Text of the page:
There is a growing body of research on family relationships and the nature of family violence in Muslim-majority countries of Asia. However, patterns and trends around family dynamics and violence do not remain static. Despite the diversity of South Asian societies, all are being influenced by a constellation of globalized social, economic, political and religious forces that manifest in unique ways in different contexts. To date, there is little written about the implications for women’s rights and gendered violence when globalization remolds religious, cultural, geographic and other social realities. This critical review presents a review of feminist literature on gender, family and violence in Asian Muslim-majority countries – notably Pakistan, Indonesia, Malaysia and Bangladesh – from a feminist globalization theoretical perspective. The article uses the Maldives as a case study to map how globalized socio-economic and political trends are changing the terrain of family and society in ways that both advance and retract women’s rights and contribute to their increased risk of violence. This paper advances the literature on feminist perspectives on family relationships by demonstrating the importance of considering localized problems within a global sphere. This approach will allow researchers to systematically assess the influence of global processes on changing family relations and implications for family structures. The paper concludes with applications for feminist approaches to globalization, gender and violence. In particular, an increased focus on global processes and the shifting dynamics of family relationships will better inform global feminist activism, and feminist activism in Asian Islamic communities.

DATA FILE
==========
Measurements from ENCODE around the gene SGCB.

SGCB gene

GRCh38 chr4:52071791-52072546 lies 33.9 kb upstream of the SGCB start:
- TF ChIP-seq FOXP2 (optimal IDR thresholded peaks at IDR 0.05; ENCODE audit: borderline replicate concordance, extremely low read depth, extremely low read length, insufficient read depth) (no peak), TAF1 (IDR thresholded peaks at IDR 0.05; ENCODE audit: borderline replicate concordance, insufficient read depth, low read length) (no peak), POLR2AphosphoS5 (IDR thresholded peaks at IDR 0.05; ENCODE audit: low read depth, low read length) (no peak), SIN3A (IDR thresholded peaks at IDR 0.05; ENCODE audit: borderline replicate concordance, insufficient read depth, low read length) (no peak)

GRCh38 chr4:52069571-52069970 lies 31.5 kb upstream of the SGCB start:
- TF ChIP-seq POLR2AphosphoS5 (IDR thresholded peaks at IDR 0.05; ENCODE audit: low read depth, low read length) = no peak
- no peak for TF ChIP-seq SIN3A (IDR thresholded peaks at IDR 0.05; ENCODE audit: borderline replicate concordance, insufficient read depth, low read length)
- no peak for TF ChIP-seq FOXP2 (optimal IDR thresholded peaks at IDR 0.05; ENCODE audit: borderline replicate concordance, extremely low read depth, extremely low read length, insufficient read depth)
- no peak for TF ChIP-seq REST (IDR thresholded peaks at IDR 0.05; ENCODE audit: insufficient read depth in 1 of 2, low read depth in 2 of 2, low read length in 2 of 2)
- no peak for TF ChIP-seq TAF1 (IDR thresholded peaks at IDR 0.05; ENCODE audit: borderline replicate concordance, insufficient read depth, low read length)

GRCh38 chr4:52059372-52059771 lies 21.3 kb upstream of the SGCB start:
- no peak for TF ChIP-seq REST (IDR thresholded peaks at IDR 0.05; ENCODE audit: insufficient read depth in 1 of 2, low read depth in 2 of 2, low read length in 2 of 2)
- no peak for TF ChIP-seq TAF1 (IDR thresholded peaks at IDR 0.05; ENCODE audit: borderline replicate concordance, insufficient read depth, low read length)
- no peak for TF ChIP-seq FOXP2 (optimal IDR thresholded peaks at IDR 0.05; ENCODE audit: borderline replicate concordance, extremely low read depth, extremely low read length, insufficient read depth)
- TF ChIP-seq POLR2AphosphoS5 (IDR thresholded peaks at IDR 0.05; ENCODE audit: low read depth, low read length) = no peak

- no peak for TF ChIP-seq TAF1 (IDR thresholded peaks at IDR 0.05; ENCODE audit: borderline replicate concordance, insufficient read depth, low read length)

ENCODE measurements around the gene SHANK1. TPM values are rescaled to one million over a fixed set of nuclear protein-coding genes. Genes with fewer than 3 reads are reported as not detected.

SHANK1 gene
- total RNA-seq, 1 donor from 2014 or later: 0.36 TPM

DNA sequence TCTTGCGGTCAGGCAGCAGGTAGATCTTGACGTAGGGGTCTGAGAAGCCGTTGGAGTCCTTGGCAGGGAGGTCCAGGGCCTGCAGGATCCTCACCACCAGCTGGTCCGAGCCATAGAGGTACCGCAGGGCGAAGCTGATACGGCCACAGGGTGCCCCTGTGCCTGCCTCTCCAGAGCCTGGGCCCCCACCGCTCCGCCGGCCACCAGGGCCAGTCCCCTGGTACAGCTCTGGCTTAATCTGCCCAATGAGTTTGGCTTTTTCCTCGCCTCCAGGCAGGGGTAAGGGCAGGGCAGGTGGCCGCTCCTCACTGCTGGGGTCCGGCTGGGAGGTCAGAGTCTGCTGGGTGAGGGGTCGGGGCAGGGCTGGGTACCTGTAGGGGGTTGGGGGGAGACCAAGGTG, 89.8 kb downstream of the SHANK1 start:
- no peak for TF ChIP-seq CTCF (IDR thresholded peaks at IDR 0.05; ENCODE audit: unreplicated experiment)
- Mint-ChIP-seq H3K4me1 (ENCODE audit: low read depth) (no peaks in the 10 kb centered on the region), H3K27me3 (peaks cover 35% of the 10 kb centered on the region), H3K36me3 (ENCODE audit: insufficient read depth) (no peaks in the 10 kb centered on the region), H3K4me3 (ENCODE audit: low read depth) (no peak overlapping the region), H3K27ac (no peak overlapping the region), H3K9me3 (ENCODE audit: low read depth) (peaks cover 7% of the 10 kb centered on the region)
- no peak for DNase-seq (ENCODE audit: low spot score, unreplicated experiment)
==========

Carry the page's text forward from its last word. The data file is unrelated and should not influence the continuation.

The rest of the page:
Sex Roles – Springer Journals
Published: Sep 17, 2015
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